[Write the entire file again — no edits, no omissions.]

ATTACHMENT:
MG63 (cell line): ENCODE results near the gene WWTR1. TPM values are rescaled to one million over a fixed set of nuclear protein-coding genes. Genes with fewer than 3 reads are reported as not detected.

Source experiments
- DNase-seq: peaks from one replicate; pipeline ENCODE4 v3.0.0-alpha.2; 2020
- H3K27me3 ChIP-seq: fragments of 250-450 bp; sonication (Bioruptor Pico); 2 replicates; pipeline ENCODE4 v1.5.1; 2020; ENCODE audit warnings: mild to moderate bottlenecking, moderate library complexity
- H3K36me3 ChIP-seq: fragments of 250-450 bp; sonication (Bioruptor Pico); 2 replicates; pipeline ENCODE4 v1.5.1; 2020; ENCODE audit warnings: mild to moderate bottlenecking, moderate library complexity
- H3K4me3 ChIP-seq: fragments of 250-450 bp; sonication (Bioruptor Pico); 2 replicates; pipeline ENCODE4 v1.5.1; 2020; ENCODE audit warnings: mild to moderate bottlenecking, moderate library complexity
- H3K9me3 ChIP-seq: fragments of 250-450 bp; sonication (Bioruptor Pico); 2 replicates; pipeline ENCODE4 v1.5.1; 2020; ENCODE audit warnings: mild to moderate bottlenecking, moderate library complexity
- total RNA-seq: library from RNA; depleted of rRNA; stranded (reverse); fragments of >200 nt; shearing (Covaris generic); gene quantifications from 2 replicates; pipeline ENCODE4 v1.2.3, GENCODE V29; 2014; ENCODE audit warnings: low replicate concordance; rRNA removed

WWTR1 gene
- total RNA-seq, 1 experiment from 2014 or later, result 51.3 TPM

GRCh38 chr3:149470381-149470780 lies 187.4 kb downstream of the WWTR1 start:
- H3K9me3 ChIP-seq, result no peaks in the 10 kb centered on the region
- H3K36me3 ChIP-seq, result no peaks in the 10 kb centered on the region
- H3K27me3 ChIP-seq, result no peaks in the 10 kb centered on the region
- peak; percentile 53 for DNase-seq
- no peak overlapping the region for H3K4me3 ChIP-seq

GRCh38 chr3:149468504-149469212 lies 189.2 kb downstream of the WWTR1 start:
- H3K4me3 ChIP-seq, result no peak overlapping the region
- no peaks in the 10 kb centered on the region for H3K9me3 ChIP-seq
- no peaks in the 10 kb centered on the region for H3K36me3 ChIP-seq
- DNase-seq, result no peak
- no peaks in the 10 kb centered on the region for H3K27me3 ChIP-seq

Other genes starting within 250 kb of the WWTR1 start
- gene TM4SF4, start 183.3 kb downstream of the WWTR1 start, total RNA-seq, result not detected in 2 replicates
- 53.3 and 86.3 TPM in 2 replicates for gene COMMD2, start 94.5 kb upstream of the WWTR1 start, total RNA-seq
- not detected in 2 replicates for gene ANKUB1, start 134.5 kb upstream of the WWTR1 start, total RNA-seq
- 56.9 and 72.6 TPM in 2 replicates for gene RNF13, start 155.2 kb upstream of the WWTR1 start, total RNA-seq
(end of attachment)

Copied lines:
MG63 (cell line): ENCODE results near the gene WWTR1. TPM values are rescaled to one million over a fixed set of nuclear protein-coding genes. Genes with fewer than 3 reads are reported as not detected.

Source experiments
- DNase-seq: peaks from one replicate; pipeline ENCODE4 v3.0.0-alpha.2; 2020
- H3K27me3 ChIP-seq: fragments of 250-450 bp; sonication (Bioruptor Pico); 2 replicates; pipeline ENCODE4 v1.5.1; 2020; ENCODE audit warnings: mild to moderate bottlenecking, moderate library complexity
- H3K36me3 ChIP-seq: fragments of 250-450 bp; sonication (Bioruptor Pico); 2 replicates; pipeline ENCODE4 v1.5.1; 2020; ENCODE audit warnings: mild to moderate bottlenecking, moderate library complexity
- H3K4me3 ChIP-seq: fragments of 250-450 bp; sonication (Bioruptor Pico); 2 replicates; pipeline ENCODE4 v1.5.1; 2020; ENCODE audit warnings: mild to moderate bottlenecking, moderate library complexity
- H3K9me3 ChIP-seq: fragments of 250-450 bp; sonication (Bioruptor Pico); 2 replicates; pipeline ENCODE4 v1.5.1; 2020; ENCODE audit warnings: mild to moderate bottlenecking, moderate library complexity
- total RNA-seq: library from RNA; depleted of rRNA; stranded (reverse); fragments of >200 nt; shearing (Covaris generic); gene quantifications from 2 replicates; pipeline ENCODE4 v1.2.3, GENCODE V29; 2014; ENCODE audit warnings: low replicate concordance; rRNA removed

WWTR1 gene
- total RNA-seq, 1 experiment from 2014 or later, result 51.3 TPM

GRCh38 chr3:149470381-149470780 lies 187.4 kb downstream of the WWTR1 start:
- H3K9me3 ChIP-seq, result no peaks in the 10 kb centered on the region
- H3K36me3 ChIP-seq, result no peaks in the 10 kb centered on the region
- H3K27me3 ChIP-seq, result no peaks in the 10 kb centered on the region
- peak; percentile 53 for DNase-seq
- no peak overlapping the region for H3K4me3 ChIP-seq

GRCh38 chr3:149468504-149469212 lies 189.2 kb downstream of the WWTR1 start:
- H3K4me3 ChIP-seq, result no peak overlapping the region
- no peaks in the 10 kb centered on the region for H3K9me3 ChIP-seq
- no peaks in the 10 kb centered on the region for H3K36me3 ChIP-seq
- DNase-seq, result no peak
- no peaks in the 10 kb centered on the region for H3K27me3 ChIP-seq

Other genes starting within 250 kb of the WWTR1 start
- gene TM4SF4, start 183.3 kb downstream of the WWTR1 start, total RNA-seq, result not detected in 2 replicates
- 53.3 and 86.3 TPM in 2 replicates for gene COMMD2, start 94.5 kb upstream of the WWTR1 start, total RNA-seq
- not detected in 2 replicates for gene ANKUB1, start 134.5 kb upstream of the WWTR1 start, total RNA-seq
- 56.9 and 72.6 TPM in 2 replicates for gene RNF13, start 155.2 kb upstream of the WWTR1 start, total RNA-seq